Susan Sontag proclaimed, in an interview with Rolling Stone in 1978 —
One of my oldest crusades is against the distinction between thought and feeling, which is really the basis of all anti-intellectual views: the heart and the head, thinking and feeling, fantasy and judgment... and I don’t believe it’s true... I have the impression that thinking is a form of feeling and that feeling is a form of thinking.
I've gone over this quote a dozen or more times now (it's in my spaced repetition system), and think I've just now glimpsed its importance to our coming school.
Is this the mistake that elite schools (college-prep and hippie-dippie alike!) are making: drawing a distinction between thought and feeling?
And is this the first step toward creating a vibrantly intellectual school: saying that "thinking is a form of feeling and that feeling is a form of thinking"?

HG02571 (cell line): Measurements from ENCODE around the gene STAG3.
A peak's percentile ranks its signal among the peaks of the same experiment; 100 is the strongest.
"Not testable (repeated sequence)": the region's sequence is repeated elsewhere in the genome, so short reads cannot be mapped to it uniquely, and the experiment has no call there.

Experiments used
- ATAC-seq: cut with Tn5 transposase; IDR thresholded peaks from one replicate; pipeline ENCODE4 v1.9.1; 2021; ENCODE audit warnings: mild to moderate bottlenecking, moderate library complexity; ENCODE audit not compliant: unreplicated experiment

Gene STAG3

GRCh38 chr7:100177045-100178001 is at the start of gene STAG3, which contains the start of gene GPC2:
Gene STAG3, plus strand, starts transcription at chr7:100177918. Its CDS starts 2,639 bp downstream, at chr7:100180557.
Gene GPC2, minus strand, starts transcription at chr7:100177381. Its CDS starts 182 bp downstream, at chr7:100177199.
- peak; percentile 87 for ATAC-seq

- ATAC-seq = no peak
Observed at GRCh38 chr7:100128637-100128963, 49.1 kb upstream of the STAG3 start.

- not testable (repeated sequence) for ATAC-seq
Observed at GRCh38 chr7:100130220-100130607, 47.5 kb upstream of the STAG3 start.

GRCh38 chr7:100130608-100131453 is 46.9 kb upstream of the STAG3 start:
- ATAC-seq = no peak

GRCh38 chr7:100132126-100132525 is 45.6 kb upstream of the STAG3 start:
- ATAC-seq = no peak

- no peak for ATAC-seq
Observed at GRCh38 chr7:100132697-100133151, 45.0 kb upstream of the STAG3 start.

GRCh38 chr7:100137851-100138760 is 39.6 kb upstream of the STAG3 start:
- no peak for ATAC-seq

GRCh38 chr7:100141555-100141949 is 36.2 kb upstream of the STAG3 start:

This is one of my hopes for our school — that we can encompass math and art, philosophy and music, science and dance — all these things which are usually thought of as opposite poles of experience. That we can explore how knowledge flows from stories, and how stories flow from physical reality. And that by incorporating these two extremes, we can show how joyous both can be.
We can be more STEM than a STEM school, and more artsy-fartsy than an arts academy.
Such, at least, is my notion.
(I'll be back from my vacation next week! The photo above is from the book-length compilation of those Rolling Stone interviews, from which the above quote is taken.)